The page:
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    How’d that penny get inside the bottle

    The glass bottle was hiding in the box of throw-away knickknacks – the others, like it, no bigger than my fingertip. They were the type of items we all pick up thinking that we might find a use for them in our lives but never do.

    I saw that there was not one but two of the clear bottles, and positioned inside both was a penny – one shiny, the other a bit dull. The bottles were no more than an inch tall (1 ½ inches, I determined later) with a lip at the top.

    One of the bottles had a pinched middle that appeared to be part of its design, but its sides had been chipped open, leaving two holes. The other was in perfect condition.

    Two pennies in bottles that were sold in a box lot at auction.

    I had two thoughts about the bottles:

    How old were the pennies and were they worth anything?

    How the heck did they get inside the bottles?

    Thinking the dull penny was more aged, I took a closer look at it. Instantly, I saw that its back was old school, imprinted with the words “One Cent” and a wheat symbol along the bottom sides. It was dated 1942. The bottom of the bottle bore a silver label with blue writing: “Wirecraft. Hand blown in USA.” The other bottle held a more modern-looking 1964 penny with the Lincoln Memorial on the back.

    The 1942 penny was obviously a lot more interesting. A regular wheat penny was worth from 35 cents to $4, according to the site cointrackers.com (and 10 cents, according to another site). It was minted in Philadelphia because it has no mint mark (a mark of “D” would mean that it was made in Denver and “S” in San Francisco).

    The front and back of the 1942 wheat penny in a bottle.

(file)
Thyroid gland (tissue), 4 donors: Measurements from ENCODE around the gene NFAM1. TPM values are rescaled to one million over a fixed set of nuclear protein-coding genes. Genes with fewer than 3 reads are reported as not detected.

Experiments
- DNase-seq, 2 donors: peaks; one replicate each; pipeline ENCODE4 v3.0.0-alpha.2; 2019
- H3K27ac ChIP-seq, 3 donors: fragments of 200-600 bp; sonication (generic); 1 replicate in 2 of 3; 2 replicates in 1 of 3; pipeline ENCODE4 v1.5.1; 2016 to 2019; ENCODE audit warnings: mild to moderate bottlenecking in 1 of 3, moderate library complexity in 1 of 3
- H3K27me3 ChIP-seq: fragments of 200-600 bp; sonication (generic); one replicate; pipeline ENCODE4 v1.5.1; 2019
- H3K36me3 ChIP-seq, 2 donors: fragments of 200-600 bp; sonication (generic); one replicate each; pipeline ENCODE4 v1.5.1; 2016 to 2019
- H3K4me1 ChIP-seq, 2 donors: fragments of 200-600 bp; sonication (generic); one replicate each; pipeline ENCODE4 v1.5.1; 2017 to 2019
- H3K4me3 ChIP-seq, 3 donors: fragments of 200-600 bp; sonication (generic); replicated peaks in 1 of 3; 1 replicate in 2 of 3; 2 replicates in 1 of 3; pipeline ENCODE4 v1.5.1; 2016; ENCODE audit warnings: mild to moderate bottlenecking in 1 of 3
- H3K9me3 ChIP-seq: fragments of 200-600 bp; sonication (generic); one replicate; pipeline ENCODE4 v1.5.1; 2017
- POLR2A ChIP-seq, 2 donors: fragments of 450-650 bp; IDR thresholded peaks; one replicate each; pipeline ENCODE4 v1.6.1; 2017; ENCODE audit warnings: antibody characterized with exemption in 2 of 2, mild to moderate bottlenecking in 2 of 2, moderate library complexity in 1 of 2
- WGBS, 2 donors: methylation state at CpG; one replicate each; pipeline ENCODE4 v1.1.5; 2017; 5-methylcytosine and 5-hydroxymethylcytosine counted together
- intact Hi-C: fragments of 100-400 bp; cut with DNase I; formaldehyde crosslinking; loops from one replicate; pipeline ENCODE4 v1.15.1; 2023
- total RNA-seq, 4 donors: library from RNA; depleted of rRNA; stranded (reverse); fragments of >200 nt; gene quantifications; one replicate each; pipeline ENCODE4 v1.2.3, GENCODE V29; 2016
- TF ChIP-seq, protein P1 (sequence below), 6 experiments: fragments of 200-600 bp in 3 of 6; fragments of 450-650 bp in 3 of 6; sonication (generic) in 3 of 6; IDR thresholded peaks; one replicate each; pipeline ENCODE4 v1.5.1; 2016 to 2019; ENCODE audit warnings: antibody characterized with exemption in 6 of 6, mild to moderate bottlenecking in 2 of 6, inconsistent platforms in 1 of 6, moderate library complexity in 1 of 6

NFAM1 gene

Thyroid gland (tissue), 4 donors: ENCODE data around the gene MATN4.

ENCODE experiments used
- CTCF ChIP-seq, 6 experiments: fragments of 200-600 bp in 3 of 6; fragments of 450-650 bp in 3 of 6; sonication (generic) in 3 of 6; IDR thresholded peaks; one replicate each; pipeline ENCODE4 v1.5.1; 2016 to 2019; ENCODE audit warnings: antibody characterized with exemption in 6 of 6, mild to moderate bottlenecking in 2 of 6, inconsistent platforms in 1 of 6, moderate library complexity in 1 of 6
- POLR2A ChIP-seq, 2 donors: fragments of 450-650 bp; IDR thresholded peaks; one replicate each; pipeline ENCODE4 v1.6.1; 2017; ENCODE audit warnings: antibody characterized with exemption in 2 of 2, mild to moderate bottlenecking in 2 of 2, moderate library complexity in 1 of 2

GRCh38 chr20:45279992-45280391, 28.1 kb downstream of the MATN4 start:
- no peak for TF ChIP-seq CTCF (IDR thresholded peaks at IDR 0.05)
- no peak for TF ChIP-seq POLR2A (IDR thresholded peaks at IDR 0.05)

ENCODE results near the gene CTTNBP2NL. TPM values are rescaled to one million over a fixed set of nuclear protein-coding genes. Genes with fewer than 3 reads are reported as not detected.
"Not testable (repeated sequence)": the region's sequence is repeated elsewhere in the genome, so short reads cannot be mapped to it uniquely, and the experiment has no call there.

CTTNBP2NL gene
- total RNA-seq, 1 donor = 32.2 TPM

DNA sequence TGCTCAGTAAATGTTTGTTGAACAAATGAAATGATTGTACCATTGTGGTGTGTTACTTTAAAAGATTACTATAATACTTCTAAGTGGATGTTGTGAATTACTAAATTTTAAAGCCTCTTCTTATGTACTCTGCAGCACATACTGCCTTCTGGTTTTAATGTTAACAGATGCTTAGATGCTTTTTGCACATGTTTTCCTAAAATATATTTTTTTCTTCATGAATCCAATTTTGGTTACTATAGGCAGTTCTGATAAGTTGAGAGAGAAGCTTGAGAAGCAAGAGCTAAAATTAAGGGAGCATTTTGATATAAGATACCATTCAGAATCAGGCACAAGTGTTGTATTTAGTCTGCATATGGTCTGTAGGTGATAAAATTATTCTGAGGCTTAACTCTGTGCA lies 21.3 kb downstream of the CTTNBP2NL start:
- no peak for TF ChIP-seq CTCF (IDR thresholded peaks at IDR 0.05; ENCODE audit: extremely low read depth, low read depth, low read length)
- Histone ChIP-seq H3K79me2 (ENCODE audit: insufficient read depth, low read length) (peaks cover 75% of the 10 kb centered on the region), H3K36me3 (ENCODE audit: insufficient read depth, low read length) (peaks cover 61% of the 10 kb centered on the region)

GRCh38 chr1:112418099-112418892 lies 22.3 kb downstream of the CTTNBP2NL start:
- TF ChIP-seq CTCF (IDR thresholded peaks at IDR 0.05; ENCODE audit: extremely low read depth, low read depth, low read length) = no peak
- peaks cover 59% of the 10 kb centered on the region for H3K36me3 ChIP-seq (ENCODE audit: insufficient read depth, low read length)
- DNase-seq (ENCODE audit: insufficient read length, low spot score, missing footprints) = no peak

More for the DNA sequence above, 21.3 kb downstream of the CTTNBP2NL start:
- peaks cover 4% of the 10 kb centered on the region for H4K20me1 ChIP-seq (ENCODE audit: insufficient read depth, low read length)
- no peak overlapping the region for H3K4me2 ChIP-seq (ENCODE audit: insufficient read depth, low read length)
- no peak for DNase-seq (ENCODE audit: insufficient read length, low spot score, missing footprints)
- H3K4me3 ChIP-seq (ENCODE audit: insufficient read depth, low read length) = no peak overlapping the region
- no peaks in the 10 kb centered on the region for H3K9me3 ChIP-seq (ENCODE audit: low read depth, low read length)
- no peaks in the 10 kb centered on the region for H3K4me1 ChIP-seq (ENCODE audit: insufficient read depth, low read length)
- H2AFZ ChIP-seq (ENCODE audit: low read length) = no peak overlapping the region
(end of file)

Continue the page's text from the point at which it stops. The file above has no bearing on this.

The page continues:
Mine was a circulated coin – meaning it had been used – and that deflected from the value. But if it were one of the rare wheat pennies – which it likely was not – it would be worth a hundred dollars and more. At least that’s what they were selling for on eBay. One site noted that wheat pennies were among the most collectible.

    The 1964 penny was worth from 20 cents to 35 cents, according to cointrackers.com. Proofs were valued at a little more.

    I know very little about coins, and the hobby (like stamp collecting) seems so restrictive that I don’t even have the energy to fathom it. I don’t buy coins or stamps at auction, but every now and then I get a box lot that has a few such items in it. In most cases, they’re worth no more than a couple cents.

    As for the cost of the “penny in the bottle” itself, I found lots of them on the web – some billed as conversation-starters or party favors selling for as low as $2.29. Most had corks in the neck as if the penny would somehow escape. Wikipedia called them an “impossible bottle” that could include such things as pine cones, fruits and vegetables, and tennis balls (in larger bottles, no doubt).

    The front and back of the 1964 penny in a bottle.

    Ones with advertising seemed to be more popular. On eBay, the prices as usual were all over the place and many of the bottles did not sell. Souvenir bottles with Disneyland and Graceland logos were selling well. A bottle without advertising with a 1964 penny sold for $9.99. Another with a 1967 penny sold for $4.95.

    As for how the penny got into the bottle, the Wirecraft label gave me part of the answer, which I had already surmised myself. Neither of the bottles had a seam line so I knew they were not melded together. Instead, they were one continuous piece, and one had a concave bottom with a tip inside.

    I figured that the glass had been hand-blown around the pennies – unlike the process by which I had seen some model ships erected in a bottle piece by piece. I’m sure no expert glass blower spent time creating these tiny little discards of a bottle. They were likely produced in the thousands by glass or bottle-blowing machines.

     

     

     

     

     

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